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Does Immigration Reform Still Have a Chance in 2014?

Posted by Matthew Green | May 09, 2014 | 0 Comments

As each month passes in 2014, it seems less and less likely that immigration reform will not be successful this year. Right? Well, maybe not. Of course, the majority would most likely say that at this point, there will likely be no change in immigration, come this July.

However, it's possible that President Obama could utilize his executive power and bypass “congressional gridlock and act on immigration reform.” One new change could involve putting noncriminals and minor offenders at the bottom of the deportation priority list. This update was recommended by the Congressional Hispanic Caucus during a April 2014 meeting with Jeh Johnson, Homeland Security Secretary.

Those who are concerned about the president using his executive power are typically Republicans and, according to Stephen Yale-Loehr, a professor at Cornell University Law School, the GOP has good reason to worry. "If I had to predict, I think the president will make some administrative fine tuning of his immigration policies in the hopes of pacifying the immigration activists," said Yale-Loehr.

Meanwhile, Rep. Mario Diaz-Balart (R-Florida), thinks that changes will be made after lawmakers have headed back to their home states to campaign in August. However, Diaz-Balart and his staff are already quickening the pace on putting together a measure that would help certain undocumented immigrants achieve citizenship through current immigration laws and policies. Diaz-Balart's office also stated that the legislation they are working on would increase effectiveness of border security and work to reducing the number of green card applications currently pending.

Although President Obama has come under fire over the last couple of months regarding the high number of deportations that have occurred during his administration, he continues to say that he cannot give a specific timeline as to when immigration reform will take place.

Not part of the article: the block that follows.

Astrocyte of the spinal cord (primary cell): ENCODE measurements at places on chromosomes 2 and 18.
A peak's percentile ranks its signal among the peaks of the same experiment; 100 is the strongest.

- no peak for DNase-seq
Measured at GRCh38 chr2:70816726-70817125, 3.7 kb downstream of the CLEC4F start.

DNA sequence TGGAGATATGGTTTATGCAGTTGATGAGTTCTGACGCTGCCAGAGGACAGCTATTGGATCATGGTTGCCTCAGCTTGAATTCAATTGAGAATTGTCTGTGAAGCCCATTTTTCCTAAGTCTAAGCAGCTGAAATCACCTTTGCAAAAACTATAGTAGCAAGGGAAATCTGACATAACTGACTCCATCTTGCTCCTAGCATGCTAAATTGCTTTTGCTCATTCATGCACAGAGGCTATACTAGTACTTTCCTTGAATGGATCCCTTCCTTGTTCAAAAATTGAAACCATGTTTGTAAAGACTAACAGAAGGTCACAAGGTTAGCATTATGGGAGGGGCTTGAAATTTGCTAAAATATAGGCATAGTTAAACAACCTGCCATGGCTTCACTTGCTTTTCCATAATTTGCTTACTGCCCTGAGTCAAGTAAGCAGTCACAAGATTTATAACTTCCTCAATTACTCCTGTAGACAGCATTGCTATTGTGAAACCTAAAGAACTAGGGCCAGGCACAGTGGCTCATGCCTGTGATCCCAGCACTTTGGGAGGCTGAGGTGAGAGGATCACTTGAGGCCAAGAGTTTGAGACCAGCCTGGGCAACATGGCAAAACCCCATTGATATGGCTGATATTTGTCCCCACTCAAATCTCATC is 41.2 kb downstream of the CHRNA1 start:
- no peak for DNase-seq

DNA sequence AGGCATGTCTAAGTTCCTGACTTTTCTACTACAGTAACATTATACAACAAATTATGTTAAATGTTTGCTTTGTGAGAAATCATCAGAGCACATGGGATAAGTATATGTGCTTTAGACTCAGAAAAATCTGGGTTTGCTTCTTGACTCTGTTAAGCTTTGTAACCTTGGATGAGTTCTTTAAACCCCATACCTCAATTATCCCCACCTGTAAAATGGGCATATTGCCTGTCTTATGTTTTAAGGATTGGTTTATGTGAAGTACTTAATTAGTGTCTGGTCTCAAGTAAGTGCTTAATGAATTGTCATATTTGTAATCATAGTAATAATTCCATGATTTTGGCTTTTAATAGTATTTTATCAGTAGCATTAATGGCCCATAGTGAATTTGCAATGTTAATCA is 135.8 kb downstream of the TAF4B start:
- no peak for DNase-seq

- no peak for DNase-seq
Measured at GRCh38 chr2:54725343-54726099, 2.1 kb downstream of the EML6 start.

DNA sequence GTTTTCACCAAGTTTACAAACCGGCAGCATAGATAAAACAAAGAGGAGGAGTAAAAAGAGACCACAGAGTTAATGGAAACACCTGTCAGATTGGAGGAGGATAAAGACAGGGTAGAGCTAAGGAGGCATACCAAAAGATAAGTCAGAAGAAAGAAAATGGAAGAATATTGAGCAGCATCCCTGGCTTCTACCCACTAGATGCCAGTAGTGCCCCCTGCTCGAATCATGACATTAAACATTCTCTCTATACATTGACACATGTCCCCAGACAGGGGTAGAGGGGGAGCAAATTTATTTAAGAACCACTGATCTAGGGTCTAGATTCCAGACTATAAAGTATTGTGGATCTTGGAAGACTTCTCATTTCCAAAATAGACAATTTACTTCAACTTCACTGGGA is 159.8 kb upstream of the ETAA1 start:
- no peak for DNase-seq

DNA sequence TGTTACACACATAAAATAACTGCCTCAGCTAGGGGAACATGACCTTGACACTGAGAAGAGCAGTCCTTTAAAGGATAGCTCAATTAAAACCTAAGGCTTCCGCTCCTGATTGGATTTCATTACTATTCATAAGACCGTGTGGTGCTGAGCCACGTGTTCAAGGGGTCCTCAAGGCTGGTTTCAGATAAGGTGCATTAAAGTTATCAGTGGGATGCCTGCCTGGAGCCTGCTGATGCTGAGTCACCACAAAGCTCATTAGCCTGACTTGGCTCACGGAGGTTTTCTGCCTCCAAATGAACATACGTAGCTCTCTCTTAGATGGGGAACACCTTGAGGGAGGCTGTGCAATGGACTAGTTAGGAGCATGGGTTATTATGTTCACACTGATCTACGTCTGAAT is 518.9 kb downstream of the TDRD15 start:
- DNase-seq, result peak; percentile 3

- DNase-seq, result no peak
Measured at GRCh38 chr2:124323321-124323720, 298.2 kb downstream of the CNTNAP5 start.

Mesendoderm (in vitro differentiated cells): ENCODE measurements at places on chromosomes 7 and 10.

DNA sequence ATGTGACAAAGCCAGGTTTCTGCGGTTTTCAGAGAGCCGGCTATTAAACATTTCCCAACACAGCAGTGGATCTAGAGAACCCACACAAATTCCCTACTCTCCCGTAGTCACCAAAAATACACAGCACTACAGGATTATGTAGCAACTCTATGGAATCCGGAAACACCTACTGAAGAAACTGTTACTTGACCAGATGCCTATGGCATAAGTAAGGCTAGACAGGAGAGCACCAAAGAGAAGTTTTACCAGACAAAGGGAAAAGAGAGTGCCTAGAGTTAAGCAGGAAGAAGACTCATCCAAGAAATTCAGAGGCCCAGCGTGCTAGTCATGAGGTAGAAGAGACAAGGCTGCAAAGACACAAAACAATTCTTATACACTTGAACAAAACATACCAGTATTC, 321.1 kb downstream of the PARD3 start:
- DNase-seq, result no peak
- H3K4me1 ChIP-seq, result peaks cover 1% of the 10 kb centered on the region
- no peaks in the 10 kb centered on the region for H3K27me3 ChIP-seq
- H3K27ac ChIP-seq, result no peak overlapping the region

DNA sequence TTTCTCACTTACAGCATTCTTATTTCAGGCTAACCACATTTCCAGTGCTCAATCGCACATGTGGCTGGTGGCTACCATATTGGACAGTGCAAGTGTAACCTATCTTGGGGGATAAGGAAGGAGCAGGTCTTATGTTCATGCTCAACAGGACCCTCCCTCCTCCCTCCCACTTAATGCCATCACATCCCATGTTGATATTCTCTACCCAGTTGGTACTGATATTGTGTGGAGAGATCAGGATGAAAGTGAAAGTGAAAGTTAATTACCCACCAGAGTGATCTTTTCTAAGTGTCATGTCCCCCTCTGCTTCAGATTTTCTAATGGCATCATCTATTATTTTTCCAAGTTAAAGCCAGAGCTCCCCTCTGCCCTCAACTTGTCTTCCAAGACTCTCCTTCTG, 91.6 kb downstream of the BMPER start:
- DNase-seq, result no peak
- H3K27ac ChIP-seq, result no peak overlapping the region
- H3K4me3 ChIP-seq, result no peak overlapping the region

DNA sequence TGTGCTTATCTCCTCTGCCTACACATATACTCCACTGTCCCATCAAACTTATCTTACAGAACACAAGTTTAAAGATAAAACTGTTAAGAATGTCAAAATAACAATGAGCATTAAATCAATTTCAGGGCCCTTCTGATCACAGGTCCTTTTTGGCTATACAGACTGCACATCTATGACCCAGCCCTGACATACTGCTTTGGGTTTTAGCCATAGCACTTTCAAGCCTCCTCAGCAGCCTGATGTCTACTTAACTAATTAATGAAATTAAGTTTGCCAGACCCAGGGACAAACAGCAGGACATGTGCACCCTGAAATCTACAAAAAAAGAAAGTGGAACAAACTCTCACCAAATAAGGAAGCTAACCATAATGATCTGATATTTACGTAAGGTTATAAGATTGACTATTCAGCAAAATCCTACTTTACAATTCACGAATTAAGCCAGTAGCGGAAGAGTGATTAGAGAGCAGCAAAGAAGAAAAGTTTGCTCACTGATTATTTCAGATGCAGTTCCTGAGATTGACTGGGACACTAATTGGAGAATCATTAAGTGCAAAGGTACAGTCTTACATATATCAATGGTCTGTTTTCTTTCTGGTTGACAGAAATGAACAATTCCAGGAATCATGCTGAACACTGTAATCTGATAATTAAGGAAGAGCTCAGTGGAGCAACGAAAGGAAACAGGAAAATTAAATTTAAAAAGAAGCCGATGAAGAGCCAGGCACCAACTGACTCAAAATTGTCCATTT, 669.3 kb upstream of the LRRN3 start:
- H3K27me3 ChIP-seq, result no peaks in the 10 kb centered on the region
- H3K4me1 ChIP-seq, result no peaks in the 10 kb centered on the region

When there is so much back-and-forth between the two parties, it may lead to the president getting tired of “congressional inaction and use executive action.” This is a quote from Sen. Marco Rubio (R-Florida), who is a potential 2016 presidential candidate and helped pass an immigration reform bill last summer in the Senate.

While some Republicans are putting together their own pieces of legislation, others are wary about offering this type of bill. Political experts agree that “[t]here's a general wariness in the Republican caucus to take up immigration reform -- even incrementally,” said Nathan Gonzales, deputy editor of the Rothenberg Political Report. An issue such as immigration reform could potentially divide the caucus. This could lead to some major shake-ups.

In addition, the idea that President Obama may use his executive privilege in the coming months does little to relieve any tension between the president and the Republican Party. House Speaker John Boehner warned that if the president were to utilize executive power, he would “spoil the well to the point where no one will trust him by giving him a new law that he will implement the way the Congress intended.”

Do you have thoughts on these new developments? Is this anything new, or just business as usual?

About the Author

Matthew Green

Managing Partner. Green | Evans-Schroeder (formerly Law Offices of Matthew H. Green) focuses on the aggressive defense of immigrants. A native of Arizona, Mr. Green understands the difficulties that immigrants and families of immigrants face when a loved one is charged with a crime. He knows how frightening it can be for some...


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